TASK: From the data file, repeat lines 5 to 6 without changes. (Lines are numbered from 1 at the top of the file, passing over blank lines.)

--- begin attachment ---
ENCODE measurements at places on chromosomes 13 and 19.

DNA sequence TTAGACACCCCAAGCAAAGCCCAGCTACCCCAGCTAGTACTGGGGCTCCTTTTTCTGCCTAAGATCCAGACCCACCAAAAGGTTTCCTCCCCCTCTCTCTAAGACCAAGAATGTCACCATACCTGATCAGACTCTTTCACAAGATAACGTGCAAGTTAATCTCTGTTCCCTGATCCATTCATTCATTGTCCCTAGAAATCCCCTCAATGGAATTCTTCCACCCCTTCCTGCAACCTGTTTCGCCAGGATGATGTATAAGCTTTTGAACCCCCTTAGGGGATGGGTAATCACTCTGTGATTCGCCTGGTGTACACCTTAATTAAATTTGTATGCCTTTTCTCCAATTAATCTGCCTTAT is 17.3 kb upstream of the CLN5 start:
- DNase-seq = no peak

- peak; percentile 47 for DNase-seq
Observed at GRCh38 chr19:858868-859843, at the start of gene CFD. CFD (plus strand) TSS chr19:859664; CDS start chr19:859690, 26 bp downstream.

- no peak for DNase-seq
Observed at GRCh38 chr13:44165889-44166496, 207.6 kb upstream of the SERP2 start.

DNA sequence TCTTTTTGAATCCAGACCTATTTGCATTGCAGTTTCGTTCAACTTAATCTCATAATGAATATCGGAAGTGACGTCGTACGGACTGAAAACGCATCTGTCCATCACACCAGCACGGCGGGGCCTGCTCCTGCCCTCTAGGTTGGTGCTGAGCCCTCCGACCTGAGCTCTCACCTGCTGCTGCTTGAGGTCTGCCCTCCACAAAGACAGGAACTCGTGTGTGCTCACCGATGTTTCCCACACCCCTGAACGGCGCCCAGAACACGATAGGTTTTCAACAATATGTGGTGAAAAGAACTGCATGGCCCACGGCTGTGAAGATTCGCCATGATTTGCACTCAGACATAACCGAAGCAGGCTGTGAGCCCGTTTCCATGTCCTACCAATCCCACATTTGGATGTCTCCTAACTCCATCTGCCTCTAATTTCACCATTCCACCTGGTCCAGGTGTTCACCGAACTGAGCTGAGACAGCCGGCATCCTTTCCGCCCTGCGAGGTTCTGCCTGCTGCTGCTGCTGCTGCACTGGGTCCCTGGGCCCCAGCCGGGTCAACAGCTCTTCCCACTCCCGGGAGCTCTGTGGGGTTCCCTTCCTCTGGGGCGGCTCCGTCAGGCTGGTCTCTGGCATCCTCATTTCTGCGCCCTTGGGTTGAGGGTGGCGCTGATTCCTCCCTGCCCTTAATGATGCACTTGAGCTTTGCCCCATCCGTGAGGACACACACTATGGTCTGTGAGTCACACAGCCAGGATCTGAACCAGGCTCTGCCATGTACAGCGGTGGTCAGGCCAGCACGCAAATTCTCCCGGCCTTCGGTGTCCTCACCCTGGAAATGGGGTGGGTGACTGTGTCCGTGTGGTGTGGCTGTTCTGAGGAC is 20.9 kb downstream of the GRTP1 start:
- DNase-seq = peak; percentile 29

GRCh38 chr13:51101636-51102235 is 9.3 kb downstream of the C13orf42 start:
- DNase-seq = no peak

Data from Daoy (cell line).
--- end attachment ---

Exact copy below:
Observed at GRCh38 chr19:858868-859843, at the start of gene CFD. CFD (plus strand) TSS chr19:859664; CDS start chr19:859690, 26 bp downstream.

- no peak for DNase-seq